Because the aptX codec is supported in both modes, superior sound quality is thus ensured with compatible devices. But in order to enjoy music in high resolution, you will have to opt for USB or network playback. It is probably best to only use Bluetooth occasionally, to allow your guests to share their music without necessarily giving them access to the home network for example.
NAD M10: BluOS
The NAD M10 amp uses the BluOS software interface, which is also used by BlueSound devices. To control the amp remotely, the BluOS mobile app for Android and iOS can be downloaded for free from Google Play and the App Store. This app also handles multi-room audio, if you own several compatible NAD or BlueSound multi-room devices. Note that the NAD M10 amp is also Apple AirPlay 2 compatible, which means it can be added to a multi-room installation that uses this protocol.
NAD M10: test conditions
NAD M10: BluOS app
Once we unboxed the NAD M10 amp, we connected it to the home network with an Ethernet cable hooked up to one of the network inputs of our Netgear Orbi RBK50 pack’s satellite.
Next, we launched the BluOS app on our Android smartphone which was connected to the same network and the app quickly detected the amplifier. This app is necessary to configure the NAD M10, adjust different settings and access online music services and webradios. Consequently, we were able to access our Deezer and Qobuz accounts to listen to our playlists.
Amongst the handy functions offered by the BluOS app, we really appreciated being able to create a shortcut for our favorite radios and playlists. With the shortcut, they can be accessed directly on the NAD M10’s touchscreen, without launching the app on a smartphone.
A few settings are also available via the interface of the NAD M10, such as the auto sleep function, the tone settings and the screen luminosity settings.
For this review, most of our listening sessions were carried out using our reference compact speakers, the Elipson Prestige Facet 8Bs, and the Viard Audio Silver HD12 HP speaker cables mounted with banana plugs. We also paired the amp with the Davis Acoustics Courbet N°3 compact speakers, as well as the Klipsch RP-8000F floorstanding speakers.
Dirac Live LE calibration
Before proceeding with our listening tests, we decided to take advantage of the NAD M10 amp’s compatibility with Dirac technology and carry out an acoustic calibration. Thanks to the included microphone, we were able to benefit from an acoustic correction based on the acoustic characteristics of our room.
In order to carry out a calibration of the NAD M10, we downloaded the Dirac Live application from the Playstore. Once launched, the app detects the amp and connects to it in a matter of seconds. It then guides the user through the acoustic calibration process.
First, you must determine the listening position (an armchair or a sofa) and specify if you wish to have a targeted or a wide listening area. Then, you have to place the microphone at the location shown in the diagram before setting the volume of the amp to a level that allows the calibration to be performed correctly.
The Dirac Live calibration can then start. The app takes into account multiple measurement points (17 in our case!) to establish a three-dimensional map of the listening area which allows it to accurately optimize the sound restitution based on the acoustic properties of the room. For each of the different measurements, the user must position the microphone at the indicated location. The app then emits a series of sound signals that are analyzed to determine the influence of the listening room and correct any negative effects.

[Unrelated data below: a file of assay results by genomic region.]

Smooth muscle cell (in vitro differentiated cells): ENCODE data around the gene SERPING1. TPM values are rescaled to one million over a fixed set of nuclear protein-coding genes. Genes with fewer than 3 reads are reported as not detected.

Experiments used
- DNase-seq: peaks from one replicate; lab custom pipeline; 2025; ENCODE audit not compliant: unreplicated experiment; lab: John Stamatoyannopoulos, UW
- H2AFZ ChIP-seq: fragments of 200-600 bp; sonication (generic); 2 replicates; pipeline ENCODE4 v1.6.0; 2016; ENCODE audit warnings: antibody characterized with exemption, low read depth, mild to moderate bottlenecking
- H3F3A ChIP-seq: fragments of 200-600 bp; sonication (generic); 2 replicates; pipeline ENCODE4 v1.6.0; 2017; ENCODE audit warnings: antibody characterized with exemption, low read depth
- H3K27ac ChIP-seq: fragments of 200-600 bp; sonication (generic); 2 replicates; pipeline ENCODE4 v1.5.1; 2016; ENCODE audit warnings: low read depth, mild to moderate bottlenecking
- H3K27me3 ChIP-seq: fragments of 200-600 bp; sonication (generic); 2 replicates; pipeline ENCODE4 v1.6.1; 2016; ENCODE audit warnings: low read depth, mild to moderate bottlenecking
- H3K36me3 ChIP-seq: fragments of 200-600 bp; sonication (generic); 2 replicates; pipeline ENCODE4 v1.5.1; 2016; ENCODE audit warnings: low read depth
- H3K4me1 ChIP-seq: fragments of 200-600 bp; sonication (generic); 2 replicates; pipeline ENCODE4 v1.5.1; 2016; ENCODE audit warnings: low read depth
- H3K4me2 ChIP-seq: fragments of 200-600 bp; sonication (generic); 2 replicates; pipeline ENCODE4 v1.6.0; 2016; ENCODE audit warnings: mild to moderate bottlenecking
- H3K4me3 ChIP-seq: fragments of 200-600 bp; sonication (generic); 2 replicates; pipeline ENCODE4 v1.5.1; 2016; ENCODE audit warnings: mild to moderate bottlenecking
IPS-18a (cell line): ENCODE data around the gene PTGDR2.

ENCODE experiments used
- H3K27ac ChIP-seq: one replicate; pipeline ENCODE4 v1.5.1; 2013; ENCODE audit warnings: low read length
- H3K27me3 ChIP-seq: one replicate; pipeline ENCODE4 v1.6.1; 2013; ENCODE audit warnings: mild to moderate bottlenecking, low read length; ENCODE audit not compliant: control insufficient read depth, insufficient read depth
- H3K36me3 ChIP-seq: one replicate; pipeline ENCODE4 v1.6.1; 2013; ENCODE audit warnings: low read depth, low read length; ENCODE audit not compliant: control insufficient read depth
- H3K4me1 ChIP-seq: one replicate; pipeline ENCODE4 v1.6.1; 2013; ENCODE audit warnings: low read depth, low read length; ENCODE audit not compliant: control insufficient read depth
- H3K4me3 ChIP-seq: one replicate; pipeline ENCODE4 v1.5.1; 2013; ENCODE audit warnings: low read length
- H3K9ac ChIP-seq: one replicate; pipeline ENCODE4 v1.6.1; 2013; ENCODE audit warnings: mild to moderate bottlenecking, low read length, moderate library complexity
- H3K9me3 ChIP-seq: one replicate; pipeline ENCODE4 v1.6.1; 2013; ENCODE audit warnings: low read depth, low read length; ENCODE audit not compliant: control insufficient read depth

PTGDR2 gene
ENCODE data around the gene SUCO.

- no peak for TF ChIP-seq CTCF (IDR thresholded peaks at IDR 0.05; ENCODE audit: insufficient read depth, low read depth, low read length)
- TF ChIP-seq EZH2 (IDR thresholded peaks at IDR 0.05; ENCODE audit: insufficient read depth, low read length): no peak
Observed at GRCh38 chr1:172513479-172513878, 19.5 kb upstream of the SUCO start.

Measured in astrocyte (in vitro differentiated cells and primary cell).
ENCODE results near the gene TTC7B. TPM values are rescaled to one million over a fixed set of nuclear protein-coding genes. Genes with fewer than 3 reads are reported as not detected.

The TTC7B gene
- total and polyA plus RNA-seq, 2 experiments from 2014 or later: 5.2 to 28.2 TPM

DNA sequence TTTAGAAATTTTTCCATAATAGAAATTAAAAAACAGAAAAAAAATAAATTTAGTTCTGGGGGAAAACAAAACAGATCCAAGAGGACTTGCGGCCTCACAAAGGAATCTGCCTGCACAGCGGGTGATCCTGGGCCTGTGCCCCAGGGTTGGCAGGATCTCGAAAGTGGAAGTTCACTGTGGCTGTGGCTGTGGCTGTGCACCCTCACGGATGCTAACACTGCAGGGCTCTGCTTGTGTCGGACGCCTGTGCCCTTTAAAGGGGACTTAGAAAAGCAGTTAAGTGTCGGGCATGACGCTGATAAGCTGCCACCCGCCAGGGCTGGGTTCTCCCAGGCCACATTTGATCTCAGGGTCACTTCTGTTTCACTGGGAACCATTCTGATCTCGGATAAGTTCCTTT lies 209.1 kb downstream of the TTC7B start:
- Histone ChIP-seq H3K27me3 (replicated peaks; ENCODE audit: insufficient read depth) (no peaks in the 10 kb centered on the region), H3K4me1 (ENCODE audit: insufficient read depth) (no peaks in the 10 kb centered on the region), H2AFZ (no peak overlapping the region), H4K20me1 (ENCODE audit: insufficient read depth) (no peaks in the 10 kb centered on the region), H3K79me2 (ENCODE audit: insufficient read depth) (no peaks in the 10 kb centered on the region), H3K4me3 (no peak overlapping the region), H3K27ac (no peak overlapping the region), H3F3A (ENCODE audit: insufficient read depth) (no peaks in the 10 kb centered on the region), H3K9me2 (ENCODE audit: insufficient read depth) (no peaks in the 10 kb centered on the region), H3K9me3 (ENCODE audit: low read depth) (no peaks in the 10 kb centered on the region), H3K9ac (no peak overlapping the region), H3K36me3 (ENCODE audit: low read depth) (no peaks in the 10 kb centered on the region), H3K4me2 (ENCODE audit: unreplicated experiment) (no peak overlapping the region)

Once these measurements are finished, the application displays the frequency response curve for both channels before correction (in red and green) and the corrected curve (in gold). The suggested correction can then be saved so that it is accessible in the BluOS app.
NAD M10: listening impressions
We did most of our review using our reference compact speakers, the Elipson Prestige Facet 8Bs. However, we also carried out a few listening sessions with the Davis Acoustics Courbet N°3 compact speakers and the Klipsch RP-8000F floorstanding speakers. We used the Viard Audio Silver HD12 HP speaker cable mounted with banana plugs.
We used the BluOS app to launch different webradios via TuneIn and listened to Qobuz (Hi-Fi Sublime+ subscription) and Deezer (Family account, streaming in studio quality up to 24 bits/192kHz) online music services. We also tried movie soundtracks with Netflix with our LG OLED TV connected via the HDMI ARC port.
NAD M10 + Elipson Prestige Facet 8B
The Elipson Prestige Facet 8B compact speakers are relatively easy to drive thanks to their high sensitivity rating. Their nominal impedance of 6 Ohms does not cause any problems for the NAD M10, whose power reserve is tailored for much more demanding speakers.
The neutrality of this NAD amp goes well with the fullness of the Elipson speakers, which in this instance is slightly attenuated without the speakers losing any of their character. Therefore, the restitution is both natural and warm. The lows are generous, dense, and very lively. The NAD M10 handles the highly responsive 6 inch drivers of this gorgeous French speaker with confidence. The highs are lofty, transparent, and delicately outlined. The mids are pleasantly textured, and the vocals are beautifully rendered.
The combination proved to be both very smooth and pleasantly dynamic. The attacks are bold, and the lows have a lot of punch if needed, but the NAD M10 also knows how to be subtle and refined. With Tracy Chapman’s The Love That You Had (Qobuz, CD quality, 16 bits/44.1kHz), the lows are nicely extended, the kick drum is vigorous but the drummer’s cymbal work remains delicate and subtle. The bassline extends energetically without being overpowering, cleverly highlighting the guitar and vocals. The soundstage is wide, deep and expertly layered: the instruments and the artist are easily located and seem to be physically present in the room.